Getting the Most from Your Inhaler

Amarita Bhoge and David Q. Pham, PharmD, BCPS
Published Online: Monday, May 1, 2006

If you are one of the millions who suffer from asthma, allergies, or other respiratory illnesses, you are likely to require an inhaler. An inhaler is a portable handheld device used to treat symptoms of shortness of breath, chest tightness, wheezing, and cough.

Generally, there are 2 ways that an inhaler may be used. The first way is as a "rescue" inhaler. A rescue inhaler should be used only when immediate symptom relief is needed—when you are having an asthma attack. The second way is as a "maintenance" inhaler. A maintenance inhaler must be used on a regular basis to prevent attacks. Maintenance inhalers will not relieve an attack that has already started.

Overall, inhalers allow patients to lead active lifestyles without being afraid of an attack. They deliver the necessary amount of medication directly to the lungs where it is needed.

Many people, especially children and older individuals, have difficulty using an inhaler in the proper way. In most instances, patients are not aware that they are using the inhaler incorrectly until after they are admitted to an emergency room suffering from an attack.

Specific techniques are necessary for the proper use of an inhaler. Always check with your doctor or pharmacist to ensure that you are using your inhaler appropriately. Getting the most from your inhaler will greatly improve your ability to manage your asthma.

Types of Inhalers

There are several types of inhalers. The most common are metered-dose inhalers (MDIs) and dry powder inhalers (DPIs). See the box for tips on the differences between MDIs and DPIs.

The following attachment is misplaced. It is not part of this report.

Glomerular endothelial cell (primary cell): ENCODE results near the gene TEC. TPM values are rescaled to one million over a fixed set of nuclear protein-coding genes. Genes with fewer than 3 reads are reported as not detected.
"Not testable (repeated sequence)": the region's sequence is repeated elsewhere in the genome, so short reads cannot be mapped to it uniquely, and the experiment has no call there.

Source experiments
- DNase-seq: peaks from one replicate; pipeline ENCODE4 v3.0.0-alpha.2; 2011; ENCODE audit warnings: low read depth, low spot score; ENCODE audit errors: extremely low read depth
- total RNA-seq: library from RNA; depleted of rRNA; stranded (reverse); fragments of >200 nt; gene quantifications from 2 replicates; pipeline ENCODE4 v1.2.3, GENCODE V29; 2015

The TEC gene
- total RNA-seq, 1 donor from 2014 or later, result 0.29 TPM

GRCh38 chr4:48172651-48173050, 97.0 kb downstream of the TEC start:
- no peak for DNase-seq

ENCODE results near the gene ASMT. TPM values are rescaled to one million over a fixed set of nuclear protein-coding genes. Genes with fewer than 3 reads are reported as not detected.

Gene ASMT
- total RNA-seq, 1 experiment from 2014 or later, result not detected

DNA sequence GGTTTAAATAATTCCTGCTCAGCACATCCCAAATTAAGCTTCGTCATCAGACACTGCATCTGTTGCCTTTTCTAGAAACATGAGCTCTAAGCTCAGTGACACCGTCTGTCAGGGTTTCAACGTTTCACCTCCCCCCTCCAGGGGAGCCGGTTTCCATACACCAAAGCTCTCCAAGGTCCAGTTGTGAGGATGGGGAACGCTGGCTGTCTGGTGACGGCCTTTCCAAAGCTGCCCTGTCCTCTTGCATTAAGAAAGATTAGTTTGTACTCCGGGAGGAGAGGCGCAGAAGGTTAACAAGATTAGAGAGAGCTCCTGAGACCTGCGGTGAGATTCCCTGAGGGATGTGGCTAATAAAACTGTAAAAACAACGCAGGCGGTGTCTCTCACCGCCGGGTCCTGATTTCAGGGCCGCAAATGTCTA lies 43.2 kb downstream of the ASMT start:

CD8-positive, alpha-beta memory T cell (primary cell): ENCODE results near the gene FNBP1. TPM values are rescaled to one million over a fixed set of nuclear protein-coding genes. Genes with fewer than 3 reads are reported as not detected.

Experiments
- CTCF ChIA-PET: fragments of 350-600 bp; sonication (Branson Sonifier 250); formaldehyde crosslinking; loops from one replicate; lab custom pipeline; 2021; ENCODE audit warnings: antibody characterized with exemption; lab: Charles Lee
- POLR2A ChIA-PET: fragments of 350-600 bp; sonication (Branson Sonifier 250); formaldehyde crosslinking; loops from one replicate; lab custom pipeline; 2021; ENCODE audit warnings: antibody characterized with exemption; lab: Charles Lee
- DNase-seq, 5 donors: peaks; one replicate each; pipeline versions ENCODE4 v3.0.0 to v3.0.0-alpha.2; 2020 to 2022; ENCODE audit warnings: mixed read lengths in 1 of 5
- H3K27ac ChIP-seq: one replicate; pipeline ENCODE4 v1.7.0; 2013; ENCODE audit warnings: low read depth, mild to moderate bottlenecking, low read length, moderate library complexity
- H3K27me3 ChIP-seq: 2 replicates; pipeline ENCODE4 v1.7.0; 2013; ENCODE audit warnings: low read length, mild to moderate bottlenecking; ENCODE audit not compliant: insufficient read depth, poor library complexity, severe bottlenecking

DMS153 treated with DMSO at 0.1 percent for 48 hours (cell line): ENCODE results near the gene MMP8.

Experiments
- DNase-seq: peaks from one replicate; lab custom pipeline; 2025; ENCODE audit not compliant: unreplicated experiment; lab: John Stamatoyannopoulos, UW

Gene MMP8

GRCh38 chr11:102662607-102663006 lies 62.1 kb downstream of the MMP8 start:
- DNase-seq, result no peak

Metered-dose Inhalers

MDIs, such as AeroBid and Proventil, use chemical substances to release medication from the inhaler device. As you press on the canister, a small burst of medicine is sprayed. This amount is referred to as a "puff" of the medication.

MDIs require you to take 2 actions at the same time: push down on the canister and inhale the medication. Timing is important, because depressing the canister too early or too late or inhaling the medicine too early or too late may result in poor drug absorption. Spacers are recommended if you have a problem coordinating depressing the canister and breathing.

There are 3 ways of using your MDI: with your mouth open, with your mouth closed, and with a spacer. Either the open-mouth or the spacer method is a better choice. In the closed-mouth method, the medication becomes stuck at the back of the throat, rather than being mostly absorbed in the lung.

With all MDIs, it is important to press the canister and breathe in slowly at the same time so that the medicine gets into your lungs. This step may be difficult at first. If you are using the closed-mouth method and you see a fine mist coming from your mouth or nose, the inhaler is not being used correctly.

Once the medication is inhaled, hold your breath as long as you can, for up to 10 seconds. Doing so gives the medicine time to settle into your lungs. Take the mouthpiece away from your mouth, and breathe out slowly.